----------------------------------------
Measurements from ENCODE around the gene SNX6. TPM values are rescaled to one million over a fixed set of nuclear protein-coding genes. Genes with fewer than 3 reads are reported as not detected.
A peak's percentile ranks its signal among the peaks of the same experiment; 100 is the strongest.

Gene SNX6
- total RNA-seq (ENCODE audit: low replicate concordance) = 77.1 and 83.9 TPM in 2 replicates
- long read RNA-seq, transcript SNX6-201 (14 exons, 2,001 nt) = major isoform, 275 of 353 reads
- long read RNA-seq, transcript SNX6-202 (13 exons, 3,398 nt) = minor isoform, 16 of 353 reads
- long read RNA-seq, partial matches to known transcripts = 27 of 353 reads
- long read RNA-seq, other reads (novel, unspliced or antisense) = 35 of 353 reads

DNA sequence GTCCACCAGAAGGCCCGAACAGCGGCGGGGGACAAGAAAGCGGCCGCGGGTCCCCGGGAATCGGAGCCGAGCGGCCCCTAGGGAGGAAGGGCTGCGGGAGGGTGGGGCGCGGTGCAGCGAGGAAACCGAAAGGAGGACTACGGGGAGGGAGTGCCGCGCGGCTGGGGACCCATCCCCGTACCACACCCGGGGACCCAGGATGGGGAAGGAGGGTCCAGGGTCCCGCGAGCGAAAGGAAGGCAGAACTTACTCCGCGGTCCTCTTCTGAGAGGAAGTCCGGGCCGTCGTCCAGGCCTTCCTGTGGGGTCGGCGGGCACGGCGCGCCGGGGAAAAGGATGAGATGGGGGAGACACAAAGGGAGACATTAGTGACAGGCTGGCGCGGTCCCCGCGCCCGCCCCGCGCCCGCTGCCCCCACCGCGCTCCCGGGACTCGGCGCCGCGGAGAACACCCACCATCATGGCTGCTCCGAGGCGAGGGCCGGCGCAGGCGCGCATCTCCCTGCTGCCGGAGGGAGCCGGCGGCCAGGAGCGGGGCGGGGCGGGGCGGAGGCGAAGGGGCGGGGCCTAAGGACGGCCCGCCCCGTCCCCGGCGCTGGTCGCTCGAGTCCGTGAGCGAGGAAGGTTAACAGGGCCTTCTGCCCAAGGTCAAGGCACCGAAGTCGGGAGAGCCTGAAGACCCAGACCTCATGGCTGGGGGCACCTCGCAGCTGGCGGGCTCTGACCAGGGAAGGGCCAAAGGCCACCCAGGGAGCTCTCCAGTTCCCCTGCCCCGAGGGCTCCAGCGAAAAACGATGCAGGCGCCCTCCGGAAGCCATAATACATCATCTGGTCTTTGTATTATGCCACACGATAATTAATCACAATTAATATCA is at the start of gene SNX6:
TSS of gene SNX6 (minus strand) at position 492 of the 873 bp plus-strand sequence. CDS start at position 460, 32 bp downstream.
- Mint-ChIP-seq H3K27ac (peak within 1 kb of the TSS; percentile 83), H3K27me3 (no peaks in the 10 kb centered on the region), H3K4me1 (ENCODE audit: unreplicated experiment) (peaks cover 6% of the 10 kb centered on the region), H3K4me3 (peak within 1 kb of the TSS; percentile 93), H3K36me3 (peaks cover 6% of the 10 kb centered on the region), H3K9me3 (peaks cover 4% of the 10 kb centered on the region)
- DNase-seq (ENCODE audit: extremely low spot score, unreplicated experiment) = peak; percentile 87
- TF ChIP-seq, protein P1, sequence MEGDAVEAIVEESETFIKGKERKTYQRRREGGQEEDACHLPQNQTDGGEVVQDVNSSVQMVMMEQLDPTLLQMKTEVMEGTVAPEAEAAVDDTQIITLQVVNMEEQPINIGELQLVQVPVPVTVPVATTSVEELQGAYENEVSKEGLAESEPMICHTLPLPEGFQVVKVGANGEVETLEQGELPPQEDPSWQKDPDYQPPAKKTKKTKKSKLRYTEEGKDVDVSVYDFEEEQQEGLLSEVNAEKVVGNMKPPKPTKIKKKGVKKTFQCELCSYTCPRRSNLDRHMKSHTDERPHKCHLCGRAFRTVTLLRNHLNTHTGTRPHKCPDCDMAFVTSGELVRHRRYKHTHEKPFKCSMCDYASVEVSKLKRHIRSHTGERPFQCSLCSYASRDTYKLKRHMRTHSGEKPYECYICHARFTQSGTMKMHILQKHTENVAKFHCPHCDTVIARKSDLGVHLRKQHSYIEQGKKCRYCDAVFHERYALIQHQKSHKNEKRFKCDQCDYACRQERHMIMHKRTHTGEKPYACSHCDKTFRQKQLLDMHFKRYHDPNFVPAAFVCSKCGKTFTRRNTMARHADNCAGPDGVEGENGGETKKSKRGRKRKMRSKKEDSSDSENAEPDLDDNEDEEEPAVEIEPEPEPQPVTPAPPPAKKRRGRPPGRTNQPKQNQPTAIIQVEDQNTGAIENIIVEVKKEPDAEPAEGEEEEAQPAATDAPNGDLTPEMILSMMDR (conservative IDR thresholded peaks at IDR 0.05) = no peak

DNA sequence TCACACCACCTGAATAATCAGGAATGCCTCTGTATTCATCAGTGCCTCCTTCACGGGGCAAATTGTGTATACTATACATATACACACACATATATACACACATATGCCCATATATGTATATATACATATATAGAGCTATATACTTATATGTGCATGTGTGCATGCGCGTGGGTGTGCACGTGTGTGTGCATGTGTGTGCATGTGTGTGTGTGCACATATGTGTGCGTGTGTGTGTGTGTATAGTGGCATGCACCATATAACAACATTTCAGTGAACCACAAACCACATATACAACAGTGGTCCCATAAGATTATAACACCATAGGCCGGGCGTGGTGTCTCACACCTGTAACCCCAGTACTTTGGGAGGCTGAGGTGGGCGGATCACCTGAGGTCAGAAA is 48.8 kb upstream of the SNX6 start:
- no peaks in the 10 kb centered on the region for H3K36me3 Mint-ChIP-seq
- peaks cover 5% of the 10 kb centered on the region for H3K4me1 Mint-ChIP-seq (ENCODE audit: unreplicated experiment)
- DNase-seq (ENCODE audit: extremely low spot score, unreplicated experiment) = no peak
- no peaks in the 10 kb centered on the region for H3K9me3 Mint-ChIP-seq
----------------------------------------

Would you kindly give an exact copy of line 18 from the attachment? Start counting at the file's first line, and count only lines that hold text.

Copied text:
- no peaks in the 10 kb centered on the region for H3K9me3 Mint-ChIP-seq